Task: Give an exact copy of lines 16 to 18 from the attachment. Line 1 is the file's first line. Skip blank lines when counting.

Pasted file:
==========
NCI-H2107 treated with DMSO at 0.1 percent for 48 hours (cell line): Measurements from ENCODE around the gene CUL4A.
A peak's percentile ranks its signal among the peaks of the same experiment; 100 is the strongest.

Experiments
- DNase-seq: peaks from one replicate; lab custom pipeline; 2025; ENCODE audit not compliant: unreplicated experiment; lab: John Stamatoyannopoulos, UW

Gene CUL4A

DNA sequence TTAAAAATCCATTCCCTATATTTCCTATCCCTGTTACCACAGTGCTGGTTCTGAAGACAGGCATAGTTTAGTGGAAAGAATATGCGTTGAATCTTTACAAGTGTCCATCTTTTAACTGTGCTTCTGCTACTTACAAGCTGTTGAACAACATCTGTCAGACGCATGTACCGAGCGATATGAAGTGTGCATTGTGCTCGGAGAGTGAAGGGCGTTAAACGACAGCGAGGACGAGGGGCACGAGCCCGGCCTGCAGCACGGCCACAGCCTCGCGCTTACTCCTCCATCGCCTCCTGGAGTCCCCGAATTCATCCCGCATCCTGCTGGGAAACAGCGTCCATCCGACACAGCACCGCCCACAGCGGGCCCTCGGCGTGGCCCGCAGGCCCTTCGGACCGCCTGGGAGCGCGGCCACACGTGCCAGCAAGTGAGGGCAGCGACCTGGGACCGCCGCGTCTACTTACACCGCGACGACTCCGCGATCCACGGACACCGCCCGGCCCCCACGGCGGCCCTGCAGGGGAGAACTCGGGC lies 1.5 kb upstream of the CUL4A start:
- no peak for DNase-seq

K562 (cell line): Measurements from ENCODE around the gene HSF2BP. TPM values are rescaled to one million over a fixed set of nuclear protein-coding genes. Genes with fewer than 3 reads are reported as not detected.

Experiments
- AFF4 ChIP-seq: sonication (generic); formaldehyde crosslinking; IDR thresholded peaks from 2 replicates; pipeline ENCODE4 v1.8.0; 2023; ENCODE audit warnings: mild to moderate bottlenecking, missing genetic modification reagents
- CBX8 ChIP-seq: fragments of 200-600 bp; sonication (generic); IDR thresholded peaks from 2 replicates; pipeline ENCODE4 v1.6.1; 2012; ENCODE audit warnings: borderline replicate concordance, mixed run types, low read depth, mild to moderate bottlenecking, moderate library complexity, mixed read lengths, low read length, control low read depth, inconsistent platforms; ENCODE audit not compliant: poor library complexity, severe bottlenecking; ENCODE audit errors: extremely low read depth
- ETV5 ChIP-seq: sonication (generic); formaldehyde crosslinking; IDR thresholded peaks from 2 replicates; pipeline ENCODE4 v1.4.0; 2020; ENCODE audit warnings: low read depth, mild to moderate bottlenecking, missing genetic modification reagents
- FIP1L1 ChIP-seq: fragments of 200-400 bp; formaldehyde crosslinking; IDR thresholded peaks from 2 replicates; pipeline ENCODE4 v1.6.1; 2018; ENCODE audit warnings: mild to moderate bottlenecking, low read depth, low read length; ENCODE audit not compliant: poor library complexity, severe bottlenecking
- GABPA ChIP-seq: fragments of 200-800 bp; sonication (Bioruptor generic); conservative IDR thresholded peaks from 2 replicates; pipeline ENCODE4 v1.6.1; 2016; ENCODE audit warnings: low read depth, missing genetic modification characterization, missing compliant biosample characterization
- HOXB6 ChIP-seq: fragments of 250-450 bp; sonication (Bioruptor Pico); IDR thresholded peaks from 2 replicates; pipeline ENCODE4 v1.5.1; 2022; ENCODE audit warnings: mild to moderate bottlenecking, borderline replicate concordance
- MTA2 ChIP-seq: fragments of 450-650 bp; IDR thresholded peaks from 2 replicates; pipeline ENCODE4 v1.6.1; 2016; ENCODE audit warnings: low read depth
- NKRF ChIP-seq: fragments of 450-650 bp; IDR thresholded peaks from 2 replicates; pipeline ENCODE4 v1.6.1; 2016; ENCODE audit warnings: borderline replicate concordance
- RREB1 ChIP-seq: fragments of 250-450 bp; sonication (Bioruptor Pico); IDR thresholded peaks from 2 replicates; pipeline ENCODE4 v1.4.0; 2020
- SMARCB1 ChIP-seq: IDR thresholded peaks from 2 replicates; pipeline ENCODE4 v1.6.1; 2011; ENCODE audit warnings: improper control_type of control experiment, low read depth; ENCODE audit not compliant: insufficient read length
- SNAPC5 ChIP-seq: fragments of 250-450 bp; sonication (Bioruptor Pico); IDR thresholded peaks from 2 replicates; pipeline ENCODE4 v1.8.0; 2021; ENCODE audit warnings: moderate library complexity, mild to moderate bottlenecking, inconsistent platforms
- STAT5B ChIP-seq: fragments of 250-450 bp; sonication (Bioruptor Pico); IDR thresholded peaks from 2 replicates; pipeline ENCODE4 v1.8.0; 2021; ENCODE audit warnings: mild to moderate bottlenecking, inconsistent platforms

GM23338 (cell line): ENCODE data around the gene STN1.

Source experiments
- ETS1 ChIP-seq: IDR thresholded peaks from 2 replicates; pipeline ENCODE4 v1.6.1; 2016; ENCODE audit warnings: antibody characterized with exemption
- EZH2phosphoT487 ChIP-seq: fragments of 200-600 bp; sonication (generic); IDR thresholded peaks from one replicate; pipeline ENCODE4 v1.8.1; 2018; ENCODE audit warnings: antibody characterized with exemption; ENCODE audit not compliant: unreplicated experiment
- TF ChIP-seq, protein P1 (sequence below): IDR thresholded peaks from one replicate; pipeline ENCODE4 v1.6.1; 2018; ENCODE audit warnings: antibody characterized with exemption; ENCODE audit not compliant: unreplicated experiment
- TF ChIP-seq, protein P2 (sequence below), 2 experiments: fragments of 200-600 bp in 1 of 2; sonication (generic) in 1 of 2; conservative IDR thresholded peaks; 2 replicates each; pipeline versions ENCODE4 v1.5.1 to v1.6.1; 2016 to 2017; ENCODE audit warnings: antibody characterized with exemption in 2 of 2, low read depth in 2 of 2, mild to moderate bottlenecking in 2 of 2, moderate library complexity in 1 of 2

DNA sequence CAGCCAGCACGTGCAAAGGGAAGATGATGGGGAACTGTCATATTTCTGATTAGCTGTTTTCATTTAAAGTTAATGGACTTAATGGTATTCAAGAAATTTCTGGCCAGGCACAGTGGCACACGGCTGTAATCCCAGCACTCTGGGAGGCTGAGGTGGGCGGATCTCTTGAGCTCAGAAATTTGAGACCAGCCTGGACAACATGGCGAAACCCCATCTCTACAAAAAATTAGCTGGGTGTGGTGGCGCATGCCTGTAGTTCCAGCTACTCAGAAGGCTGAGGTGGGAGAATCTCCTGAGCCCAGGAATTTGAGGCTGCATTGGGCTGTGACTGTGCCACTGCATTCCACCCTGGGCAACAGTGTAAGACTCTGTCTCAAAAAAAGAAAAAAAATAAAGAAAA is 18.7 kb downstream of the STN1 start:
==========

- MTA2 ChIP-seq: fragments of 450-650 bp; IDR thresholded peaks from 2 replicates; pipeline ENCODE4 v1.6.1; 2016; ENCODE audit warnings: low read depth
- NKRF ChIP-seq: fragments of 450-650 bp; IDR thresholded peaks from 2 replicates; pipeline ENCODE4 v1.6.1; 2016; ENCODE audit warnings: borderline replicate concordance
- RREB1 ChIP-seq: fragments of 250-450 bp; sonication (Bioruptor Pico); IDR thresholded peaks from 2 replicates; pipeline ENCODE4 v1.4.0; 2020